Review by Sinroth

Reviewed: 02/07/07

Total War indeed

Total War. The name implies a scene of utter chaos, thousands of people dying. That's what the total war series have been about, in a nutcase. From the islands of Japan, to Ancient Rome, each has covered a major time period in history, with a specialty of large scale battles.


Not the best, but it gets the job done. There is a bit of slowdown sometimes in battle, but nothing too serious. The campaign map is well down, with a risk-style map that looks like it was drawn by hand. It is well made, magnifying the smaller provinces in the seas, like Malta.

SOUND: 8/10

Nothing horrible, nothing spectacular. The campaign map sound is very calm and peaceful, which depicts the setting of peace before war.


The meat of the game. You start off, and you can manage your provinces, setting taxes, choosing governors, constructing buildings, and training armies. When ready, you can place your armies, which can be dragged into adjacent provinces, into an enemy territory, which forces a confrontation. If this happens to you, you can fight it out manually, automatically resolve it, or abandon the province. The third means you just lose it without a fight, and the second means the computer fights the battle, giving you a big chance to lose. The first is where things get interesting.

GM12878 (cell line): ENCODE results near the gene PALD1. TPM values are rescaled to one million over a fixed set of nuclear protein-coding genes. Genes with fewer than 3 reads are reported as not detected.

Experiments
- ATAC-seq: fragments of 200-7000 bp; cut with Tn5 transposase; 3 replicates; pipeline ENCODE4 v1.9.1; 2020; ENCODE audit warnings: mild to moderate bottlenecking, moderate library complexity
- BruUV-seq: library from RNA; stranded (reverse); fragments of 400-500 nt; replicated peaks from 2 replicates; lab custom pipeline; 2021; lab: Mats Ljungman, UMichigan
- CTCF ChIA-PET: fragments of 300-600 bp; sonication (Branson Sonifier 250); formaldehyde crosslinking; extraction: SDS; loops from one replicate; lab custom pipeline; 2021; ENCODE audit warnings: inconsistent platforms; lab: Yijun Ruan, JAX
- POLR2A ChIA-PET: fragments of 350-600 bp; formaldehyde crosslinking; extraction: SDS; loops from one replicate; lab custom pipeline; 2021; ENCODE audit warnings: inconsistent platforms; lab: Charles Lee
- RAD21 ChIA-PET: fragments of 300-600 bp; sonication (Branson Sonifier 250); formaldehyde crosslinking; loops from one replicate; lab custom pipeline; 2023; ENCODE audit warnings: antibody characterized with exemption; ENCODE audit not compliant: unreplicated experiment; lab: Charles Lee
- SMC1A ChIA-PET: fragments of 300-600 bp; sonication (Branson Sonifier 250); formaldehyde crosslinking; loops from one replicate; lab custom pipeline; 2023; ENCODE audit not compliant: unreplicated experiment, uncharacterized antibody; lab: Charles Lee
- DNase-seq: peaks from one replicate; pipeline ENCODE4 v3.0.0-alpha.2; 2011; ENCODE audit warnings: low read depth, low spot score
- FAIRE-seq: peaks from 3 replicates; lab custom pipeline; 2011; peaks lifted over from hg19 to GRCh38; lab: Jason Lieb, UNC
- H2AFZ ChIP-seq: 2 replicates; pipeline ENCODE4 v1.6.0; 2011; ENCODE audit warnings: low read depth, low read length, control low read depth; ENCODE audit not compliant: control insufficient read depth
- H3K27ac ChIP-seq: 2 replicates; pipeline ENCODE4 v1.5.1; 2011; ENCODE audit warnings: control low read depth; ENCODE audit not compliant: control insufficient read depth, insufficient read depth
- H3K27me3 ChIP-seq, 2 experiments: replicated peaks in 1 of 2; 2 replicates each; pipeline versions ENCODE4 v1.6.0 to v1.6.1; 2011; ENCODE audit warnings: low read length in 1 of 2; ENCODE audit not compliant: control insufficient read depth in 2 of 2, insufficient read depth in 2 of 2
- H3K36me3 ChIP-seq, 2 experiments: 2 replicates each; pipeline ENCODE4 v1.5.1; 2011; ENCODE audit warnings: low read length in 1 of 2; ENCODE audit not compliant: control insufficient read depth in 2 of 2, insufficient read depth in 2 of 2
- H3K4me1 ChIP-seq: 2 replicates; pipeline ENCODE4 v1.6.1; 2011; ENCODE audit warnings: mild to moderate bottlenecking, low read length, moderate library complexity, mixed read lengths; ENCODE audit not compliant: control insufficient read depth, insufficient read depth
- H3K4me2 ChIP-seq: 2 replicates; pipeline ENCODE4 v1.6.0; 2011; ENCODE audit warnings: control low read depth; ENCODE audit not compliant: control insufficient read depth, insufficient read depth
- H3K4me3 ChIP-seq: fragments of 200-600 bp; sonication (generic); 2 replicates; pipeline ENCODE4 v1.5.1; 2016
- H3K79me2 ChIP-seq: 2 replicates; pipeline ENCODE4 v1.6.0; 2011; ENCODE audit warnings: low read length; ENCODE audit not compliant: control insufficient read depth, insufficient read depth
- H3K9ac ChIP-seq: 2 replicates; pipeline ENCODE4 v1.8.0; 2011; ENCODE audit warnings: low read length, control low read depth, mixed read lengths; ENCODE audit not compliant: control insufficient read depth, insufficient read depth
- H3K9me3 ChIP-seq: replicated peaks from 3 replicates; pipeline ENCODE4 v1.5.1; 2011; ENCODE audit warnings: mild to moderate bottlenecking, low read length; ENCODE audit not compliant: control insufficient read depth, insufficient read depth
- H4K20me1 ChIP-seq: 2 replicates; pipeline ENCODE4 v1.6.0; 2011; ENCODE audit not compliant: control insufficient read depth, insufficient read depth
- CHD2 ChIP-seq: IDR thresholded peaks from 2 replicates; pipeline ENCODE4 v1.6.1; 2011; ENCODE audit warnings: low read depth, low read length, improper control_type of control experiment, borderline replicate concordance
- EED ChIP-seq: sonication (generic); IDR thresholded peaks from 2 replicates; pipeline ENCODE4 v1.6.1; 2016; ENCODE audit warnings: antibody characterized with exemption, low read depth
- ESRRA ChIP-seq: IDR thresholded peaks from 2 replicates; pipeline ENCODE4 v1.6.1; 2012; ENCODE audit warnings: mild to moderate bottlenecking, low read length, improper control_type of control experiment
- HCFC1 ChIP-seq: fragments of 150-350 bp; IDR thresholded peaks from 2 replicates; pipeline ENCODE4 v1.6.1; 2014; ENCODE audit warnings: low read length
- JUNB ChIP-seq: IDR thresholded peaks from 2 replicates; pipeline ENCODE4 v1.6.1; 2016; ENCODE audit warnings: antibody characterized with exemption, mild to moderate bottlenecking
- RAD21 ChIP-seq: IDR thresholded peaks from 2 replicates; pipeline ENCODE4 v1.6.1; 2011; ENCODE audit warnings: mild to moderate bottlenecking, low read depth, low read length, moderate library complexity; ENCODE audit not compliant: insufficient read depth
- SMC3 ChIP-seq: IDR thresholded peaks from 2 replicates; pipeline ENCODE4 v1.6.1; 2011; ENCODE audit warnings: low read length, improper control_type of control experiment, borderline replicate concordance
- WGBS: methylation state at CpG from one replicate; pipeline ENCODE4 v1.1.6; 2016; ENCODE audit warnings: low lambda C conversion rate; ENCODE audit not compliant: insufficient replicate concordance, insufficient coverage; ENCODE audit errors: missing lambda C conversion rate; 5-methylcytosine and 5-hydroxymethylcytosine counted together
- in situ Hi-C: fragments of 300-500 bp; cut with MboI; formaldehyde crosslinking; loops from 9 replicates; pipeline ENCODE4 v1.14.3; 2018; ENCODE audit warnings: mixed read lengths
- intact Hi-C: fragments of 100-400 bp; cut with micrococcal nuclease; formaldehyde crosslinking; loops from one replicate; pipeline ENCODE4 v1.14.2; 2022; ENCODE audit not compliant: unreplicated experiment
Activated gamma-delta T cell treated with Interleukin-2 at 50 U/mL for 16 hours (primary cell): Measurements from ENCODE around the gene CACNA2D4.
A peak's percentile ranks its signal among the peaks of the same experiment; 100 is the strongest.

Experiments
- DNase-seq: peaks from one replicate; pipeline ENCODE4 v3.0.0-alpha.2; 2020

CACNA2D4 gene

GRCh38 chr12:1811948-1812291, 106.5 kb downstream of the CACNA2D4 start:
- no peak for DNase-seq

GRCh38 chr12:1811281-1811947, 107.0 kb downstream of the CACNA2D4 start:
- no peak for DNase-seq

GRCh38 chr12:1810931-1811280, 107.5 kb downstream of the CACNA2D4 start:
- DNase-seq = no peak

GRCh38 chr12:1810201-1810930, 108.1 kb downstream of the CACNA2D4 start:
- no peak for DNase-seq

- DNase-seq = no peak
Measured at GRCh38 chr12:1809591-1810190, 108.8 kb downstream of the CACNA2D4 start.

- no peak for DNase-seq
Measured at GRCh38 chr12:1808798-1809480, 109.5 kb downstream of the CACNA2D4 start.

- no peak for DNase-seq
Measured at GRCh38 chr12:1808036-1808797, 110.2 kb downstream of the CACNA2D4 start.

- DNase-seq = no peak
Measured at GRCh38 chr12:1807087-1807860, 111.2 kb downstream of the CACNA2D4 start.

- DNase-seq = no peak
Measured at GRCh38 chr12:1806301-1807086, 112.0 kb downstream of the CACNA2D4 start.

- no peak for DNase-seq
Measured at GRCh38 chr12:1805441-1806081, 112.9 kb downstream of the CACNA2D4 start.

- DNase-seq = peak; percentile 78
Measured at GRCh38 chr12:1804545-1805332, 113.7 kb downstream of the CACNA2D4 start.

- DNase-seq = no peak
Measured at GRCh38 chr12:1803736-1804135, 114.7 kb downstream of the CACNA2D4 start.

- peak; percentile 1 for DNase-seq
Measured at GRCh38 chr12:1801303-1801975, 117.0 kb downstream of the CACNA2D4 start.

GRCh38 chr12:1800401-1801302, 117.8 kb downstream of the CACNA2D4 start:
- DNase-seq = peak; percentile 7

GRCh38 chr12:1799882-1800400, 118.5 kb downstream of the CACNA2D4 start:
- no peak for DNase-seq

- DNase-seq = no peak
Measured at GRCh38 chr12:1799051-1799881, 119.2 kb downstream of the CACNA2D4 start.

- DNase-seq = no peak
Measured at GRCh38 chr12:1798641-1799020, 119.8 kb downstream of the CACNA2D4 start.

The armies on the world map are represented by a figurine, with a banner that is filled up with the colour of your nation. The higher it's filled, the bigger the army. Once they engage in battle, you can position them, choose formations, and predict your enemy. In combat, it is rather realistic. For example, archers have a chance to shoot your own troops who are engaged in melee combat, they run out of arrows, cavalry charging against spears = kebab'd, and troops get tired out. It really brings a whole new level of strategy to the previously deep genre.

On the world map, you can forge alliances with other nations, trade across the seas, and assassinate enemy generals and agents. You have to really plan ahead. For example, do you take France, and risk being attacked from Spain and the Holy Roman Empire? Or do you sail the seas to Scandinavia, for safer, but worse provinces? It all factors in. Also, if two allies attack each other, you must choose which one to side with.

The learning curve is pretty short. There is a nice tutorial for both the campaign map, and battles, but the campaign map is a bit... lacking. You pretty much follow the same orders for the whole thing.


The files are pretty easy to mod, if you are confident of what you are doing. There is a fantastic editing guide on this site, so you can always follow that if you want to start learning. You easily alter starting provinces for nations, units in provinces, where their king is, what provinces have what buildings, and so on. There are a good chunk of mods out there, and you can get a good chunk of hours tacked on by downloading them.

Rating:   4.5 - Outstanding

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